What regions of Spain are on lockdown and what are the new rules?

Spain has imposed a second local lockdown after a spike in coronavirus cases.

It comes as England loosened travel restrictions for 73 holiday destinations – including Spain – meaning travellers won’t need to quarantine when they return after July 10.

Hundreds of holidaymakers have already jetted abroad ahead of the ban loosening.



Spanish Civil Guards have set up checkpoints to enforce the new lockdown

Scenes in Malaga Airport showed long queues as travellers waited to undergo new mandatory health checks required in Spain.

But new local lockdowns in two regions of Spain mean holidays could be cancelled if restrictions are imposed.

La Marina, Galicia

Residents in the Galician town of La Marina will face the new rules until Friday after the area was closed last Sunday at midnight.

A fresh outbreak saw more than 100 people test positive for Covid-19, with 258 cases recorded on July 5.

Citizens will not be locked to their homes but will face stricter rules, with gatherings are limited to ten people.

Face masks are compulsory even if people are outdoors, and bars and restaurants have halved their capacity.

Regional health minister Jesus Vazquez Almuina said a spike in infections was linked to bars in the area, on Sunday. 



Thousands of Spanish residents face stricter rules

Lleida province

The lockdown of western Catalan city of Lleida and the rest of Segrià county saw 200,000 residents face stricter rules.

Catalonia is one of the Spanish regions worst affected by coronavirus.

On Saturday, the number of citizens with coronavirus admitted to the University Hospital in Lleida had tripled in 10 days , according to Spanish newspaper El Mundo.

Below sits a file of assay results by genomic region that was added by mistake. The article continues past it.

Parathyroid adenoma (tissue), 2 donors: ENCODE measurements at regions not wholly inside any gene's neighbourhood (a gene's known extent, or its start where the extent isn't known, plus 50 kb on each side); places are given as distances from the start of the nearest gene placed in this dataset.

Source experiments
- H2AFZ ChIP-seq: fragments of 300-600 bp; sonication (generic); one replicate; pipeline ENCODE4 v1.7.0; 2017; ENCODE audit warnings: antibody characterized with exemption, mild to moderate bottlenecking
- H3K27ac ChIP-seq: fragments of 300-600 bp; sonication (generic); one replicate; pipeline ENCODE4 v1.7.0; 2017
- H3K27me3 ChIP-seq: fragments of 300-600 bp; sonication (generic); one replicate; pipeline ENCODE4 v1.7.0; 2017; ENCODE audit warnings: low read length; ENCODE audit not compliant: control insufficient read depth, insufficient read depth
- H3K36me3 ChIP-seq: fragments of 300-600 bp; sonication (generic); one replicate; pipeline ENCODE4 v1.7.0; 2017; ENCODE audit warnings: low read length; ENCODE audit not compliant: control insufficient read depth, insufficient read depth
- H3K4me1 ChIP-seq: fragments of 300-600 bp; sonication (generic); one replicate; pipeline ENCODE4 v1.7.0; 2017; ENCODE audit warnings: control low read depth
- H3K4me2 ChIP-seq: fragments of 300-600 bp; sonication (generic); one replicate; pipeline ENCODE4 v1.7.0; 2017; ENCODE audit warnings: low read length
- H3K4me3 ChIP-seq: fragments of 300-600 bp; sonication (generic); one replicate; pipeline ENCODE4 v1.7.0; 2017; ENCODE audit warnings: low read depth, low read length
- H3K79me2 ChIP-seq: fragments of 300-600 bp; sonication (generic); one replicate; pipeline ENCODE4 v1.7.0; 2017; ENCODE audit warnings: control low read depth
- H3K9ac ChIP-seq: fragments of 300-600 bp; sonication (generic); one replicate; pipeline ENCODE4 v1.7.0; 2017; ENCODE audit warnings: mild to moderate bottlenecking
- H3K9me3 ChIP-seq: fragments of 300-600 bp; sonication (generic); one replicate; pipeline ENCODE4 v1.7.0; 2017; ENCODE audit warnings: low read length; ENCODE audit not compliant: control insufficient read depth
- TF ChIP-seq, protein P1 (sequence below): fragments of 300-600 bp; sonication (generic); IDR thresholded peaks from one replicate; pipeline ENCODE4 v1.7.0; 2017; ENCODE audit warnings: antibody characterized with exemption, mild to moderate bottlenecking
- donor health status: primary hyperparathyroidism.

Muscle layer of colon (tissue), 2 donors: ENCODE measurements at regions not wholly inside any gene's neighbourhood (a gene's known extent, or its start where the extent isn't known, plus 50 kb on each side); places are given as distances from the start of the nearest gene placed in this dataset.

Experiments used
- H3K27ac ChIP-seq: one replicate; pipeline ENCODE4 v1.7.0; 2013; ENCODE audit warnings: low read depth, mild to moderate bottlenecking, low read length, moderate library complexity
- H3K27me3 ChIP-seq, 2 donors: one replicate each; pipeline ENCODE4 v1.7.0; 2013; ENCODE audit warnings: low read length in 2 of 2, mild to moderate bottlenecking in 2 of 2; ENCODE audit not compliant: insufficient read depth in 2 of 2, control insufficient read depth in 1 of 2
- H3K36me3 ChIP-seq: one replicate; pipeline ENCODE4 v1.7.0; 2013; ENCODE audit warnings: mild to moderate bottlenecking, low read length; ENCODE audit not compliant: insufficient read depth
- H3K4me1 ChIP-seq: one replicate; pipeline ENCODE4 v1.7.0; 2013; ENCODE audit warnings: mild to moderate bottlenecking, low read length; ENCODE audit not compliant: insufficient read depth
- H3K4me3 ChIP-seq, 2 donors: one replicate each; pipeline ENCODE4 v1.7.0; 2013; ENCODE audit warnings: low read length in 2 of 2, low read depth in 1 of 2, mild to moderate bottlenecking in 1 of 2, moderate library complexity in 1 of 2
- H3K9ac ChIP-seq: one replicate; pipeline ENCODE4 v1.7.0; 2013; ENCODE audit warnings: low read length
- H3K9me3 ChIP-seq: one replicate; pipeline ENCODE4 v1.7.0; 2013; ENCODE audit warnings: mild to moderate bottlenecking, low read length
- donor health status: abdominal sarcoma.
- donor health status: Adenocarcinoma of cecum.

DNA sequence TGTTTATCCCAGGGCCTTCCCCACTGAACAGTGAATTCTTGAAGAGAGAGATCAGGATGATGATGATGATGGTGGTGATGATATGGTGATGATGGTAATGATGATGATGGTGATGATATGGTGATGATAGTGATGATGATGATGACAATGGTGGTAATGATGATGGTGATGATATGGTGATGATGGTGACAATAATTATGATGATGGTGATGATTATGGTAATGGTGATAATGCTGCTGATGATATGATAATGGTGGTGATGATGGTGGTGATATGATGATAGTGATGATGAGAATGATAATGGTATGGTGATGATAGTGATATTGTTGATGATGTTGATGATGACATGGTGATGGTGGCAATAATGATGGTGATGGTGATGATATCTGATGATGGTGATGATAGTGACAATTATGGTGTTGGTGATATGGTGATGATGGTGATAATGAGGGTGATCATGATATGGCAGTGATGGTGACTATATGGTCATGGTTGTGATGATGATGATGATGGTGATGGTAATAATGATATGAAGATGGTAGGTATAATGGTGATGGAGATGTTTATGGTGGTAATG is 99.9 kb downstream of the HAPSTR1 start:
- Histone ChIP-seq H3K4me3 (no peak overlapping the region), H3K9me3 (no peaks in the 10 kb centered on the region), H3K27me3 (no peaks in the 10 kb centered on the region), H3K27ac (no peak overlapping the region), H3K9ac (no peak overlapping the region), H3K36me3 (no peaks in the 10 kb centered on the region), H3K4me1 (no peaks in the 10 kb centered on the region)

Data from Catalan health ministry shows cases increased by 155 in the Lleida region on Friday, just before restrictions were imposed.

Ahead of the lockdown, residents were encouraged to return home by 4pm or risk being unable to get to their homes.

Now officials are debating whether to make wearing face masks obligatory in public at all times.

This would mean beachgoers would be expected to wear them whilst sunbathing on the beach.

At the moment sunseekers can ditch them once they are on the sand. 

A spokesman for the Generalitat, Catalonia’s regional government, said: “We will have to live with coronavirus for the next few months. That’s a reality.

“The virus is still here and will continue to spread.“While we don’t have a vaccine we will have to put in place other types of barriers.”

Speaking to local press he added: “We think that by making face masks mandatory, we will guarantee that they are used as they should be.”

When the lockdown was imposed, citizens were advised not to travel between towns, with police setting up checkpoints.

Spain’s health minister, Salvador Illa, said the government was following the situation closely.

He tweeted: “Social distancing and lockdown measures were the key to flattening the curve.

“Now they are needed again to stop the outbreaks.”

source.



LuvNaughty | We're here to get you off LiL VAPE | Home of the vapour Latest Media News | Stay updated with us The Lazy Days | Procrastinate right